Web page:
Authors: Sara Lewis Holmes
For Rebecca and Wade,
who are both
Courage and Kindness
Listen up, New Recruit. This is a Work In Progress.
Like me. Like you. We are all capital W â¦ capital I â¦ capital P.
But before we head out, you need to know where you are,
who's with you in this battle,
and why you should say yes.
The same things we all want to know on Day One.
On the first day of school, Miss Loupe approached the left edge of the front row of her first-ever sixth-grade classroom. Before her new students' eyes, she knelt and stuck one end of a giant roll of beige tape to the floor at their feet. Then she crept backward on her knees, tacking the three-inch-wide strip of tape to the heavily waxed linoleum. As she moved away from them, toward the cracked chalkboard that hung on the front wall, the tape unspooled in a straight line.
The students gawked. Their teacher was a trim woman with confident shoulders, a clean face, and an amazing total of twelve tiny hoops hugging the curves of her ears, but she still looked ridiculous, because her head was below their feet and her khaki-clad rear was bobbing up and down. They would have started whispering and poking and giggling, except that Miss Loupe began calling the roll.
Here. What's up with the tape?
Yes, ma'am, I'm here, ma'am.
She wasn't going in alphabetical order, she wasn't using a computer-generated class roster, and she wasn't stumbling over any of the pronunciations. The names simply floated up from the floor randomly, like she was drawing raffle prizes.
Here. Do I have to sit up front?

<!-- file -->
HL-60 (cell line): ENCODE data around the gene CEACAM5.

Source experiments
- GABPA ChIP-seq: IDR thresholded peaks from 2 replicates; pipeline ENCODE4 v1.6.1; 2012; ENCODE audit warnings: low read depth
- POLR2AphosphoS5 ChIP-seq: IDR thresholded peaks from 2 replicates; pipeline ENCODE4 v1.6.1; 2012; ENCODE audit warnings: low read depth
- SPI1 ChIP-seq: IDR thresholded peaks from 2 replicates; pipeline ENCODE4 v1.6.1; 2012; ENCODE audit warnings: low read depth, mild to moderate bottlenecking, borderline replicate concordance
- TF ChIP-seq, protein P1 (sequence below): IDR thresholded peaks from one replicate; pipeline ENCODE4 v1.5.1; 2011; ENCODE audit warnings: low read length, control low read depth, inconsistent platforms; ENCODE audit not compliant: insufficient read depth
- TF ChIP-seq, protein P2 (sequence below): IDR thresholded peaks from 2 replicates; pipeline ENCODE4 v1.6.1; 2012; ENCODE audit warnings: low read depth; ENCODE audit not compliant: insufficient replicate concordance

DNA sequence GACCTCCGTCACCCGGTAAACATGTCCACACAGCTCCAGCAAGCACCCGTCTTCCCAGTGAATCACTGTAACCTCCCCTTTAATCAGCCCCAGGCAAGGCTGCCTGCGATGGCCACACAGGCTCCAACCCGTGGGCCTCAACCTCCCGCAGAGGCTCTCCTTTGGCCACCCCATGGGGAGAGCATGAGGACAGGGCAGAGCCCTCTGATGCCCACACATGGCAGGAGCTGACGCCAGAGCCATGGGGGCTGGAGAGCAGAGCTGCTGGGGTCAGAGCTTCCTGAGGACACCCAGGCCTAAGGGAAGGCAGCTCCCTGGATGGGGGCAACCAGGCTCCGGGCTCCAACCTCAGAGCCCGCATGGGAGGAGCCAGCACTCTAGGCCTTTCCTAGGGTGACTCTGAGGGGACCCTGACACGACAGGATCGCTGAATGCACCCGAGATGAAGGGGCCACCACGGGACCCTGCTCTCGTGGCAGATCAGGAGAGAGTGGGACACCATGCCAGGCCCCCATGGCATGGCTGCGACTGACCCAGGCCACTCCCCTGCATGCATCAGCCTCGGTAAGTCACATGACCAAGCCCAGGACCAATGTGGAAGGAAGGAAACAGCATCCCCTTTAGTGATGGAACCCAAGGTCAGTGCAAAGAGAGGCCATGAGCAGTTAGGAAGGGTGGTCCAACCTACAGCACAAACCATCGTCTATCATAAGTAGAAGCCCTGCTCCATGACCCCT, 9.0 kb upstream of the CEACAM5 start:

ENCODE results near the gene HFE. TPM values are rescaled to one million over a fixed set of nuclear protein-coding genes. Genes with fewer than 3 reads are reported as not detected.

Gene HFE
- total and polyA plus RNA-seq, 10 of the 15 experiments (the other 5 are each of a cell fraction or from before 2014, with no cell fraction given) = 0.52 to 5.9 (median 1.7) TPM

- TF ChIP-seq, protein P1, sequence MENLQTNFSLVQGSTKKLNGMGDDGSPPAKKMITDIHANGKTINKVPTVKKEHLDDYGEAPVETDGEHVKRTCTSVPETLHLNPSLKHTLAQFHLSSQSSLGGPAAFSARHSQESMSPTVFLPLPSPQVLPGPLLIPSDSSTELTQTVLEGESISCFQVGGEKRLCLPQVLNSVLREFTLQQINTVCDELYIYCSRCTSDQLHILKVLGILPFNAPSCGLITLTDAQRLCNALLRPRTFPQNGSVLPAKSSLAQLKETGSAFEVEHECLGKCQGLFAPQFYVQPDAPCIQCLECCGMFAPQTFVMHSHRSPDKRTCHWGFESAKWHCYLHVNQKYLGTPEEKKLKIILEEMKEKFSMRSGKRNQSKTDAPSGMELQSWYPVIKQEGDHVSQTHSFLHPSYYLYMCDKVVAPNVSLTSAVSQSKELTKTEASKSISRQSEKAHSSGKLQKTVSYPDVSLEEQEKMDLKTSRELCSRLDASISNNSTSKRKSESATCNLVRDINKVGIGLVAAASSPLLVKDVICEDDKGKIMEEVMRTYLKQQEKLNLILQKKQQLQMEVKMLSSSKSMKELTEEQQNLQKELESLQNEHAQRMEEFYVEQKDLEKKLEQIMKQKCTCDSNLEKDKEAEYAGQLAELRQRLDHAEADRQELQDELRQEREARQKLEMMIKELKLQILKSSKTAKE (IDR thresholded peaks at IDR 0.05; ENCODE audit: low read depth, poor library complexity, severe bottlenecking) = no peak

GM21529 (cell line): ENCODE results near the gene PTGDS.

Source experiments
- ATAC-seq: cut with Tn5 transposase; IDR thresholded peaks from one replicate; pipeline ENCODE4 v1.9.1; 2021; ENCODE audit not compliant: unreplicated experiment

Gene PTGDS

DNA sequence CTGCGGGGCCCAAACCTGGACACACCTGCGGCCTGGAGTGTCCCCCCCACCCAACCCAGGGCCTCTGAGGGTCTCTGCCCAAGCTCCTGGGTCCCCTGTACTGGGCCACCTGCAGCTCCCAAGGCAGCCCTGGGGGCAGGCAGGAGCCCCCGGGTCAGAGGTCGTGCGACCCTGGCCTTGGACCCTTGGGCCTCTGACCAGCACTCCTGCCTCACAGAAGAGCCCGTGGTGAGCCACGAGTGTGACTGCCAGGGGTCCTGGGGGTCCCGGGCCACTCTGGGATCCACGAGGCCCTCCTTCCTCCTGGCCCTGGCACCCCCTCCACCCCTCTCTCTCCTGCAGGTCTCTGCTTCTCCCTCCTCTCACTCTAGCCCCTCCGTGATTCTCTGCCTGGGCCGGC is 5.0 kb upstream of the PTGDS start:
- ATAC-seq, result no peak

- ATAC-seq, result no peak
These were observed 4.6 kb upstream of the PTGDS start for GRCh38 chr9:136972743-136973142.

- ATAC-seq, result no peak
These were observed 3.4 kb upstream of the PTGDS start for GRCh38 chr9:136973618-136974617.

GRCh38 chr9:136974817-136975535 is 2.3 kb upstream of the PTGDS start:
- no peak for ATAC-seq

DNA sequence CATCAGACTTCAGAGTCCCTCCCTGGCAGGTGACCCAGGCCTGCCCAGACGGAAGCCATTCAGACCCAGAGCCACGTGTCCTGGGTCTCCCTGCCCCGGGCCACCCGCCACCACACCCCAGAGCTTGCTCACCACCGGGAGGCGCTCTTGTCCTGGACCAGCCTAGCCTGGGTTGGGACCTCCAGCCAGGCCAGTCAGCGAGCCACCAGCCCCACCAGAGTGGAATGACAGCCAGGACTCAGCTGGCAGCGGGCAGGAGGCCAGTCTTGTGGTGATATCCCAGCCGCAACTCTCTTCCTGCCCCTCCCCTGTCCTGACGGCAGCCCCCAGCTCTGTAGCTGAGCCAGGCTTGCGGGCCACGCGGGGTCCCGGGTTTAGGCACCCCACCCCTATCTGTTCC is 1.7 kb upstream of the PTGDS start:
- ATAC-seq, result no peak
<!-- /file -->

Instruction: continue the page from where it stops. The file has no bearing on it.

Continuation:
Reporting for duty, ma'am.
Bo gave Trey a virtual high five in the space between their desks. He thought Miss Loupe would look up at Trey's response, but she didn't. How was she going to know which face went with which name?
When she reached the front wall, Miss Loupe tore off the end of the tape and patted it firmly to the floor. Then she attached a new piece of tape on top of that spot and resumed crawling, this time parallel to the chalkboard. Bo, Trey, and the rest of the back row had to lean out of their seats to see what she was doing. One corner of her teal-blue shirt came untucked and trailed along beside her. The class could see a tattoo of a bird on her left hip.
Not here, ma'am. She moved to Texas, ma'am, to Randolph Air Force Base. Her father got promoted.
When she reached the far right corner of the room, where her desk was, Miss Loupe (and her roll of tape) switched directions
again and inched slowly backward toward her students. They could see the white zigzags on the soles of her shoes. She called ten more names, including:
I'm here. Do you need help with that?
Here. Um, I'm new â¦
Below their desks, Miss Loupe and her roll of tape changed course a final time. She crept past the toes of the entire front row, unreeling and anchoring a straight line of tape to the floor just beyond their feet. Everyone in the front row saw the mole behind her right ear, and Martina noticed how her hair changed from deep brown to white blond as it rose from the nape of her neck to the spiky crown of her head. The boys in the back couldn't see anything, but they hoped Rick at the front would report any more tattoos.
Did they tell you I'm moving? I'm moving.
I'm here above you, Miss Loupe. You know, in the center?
Finally, Miss Loupe reached the spot where she had started her journey and the end of her string of names. Patting the last strip of tape firmly onto the corner of the rectangle that now occupied the entire front of her classroom, she rose to her feet, placed the giant roll of tape around her slim wrist, and addressed the class.
“WHERE AM I?” she asked, throwing her arms out wide.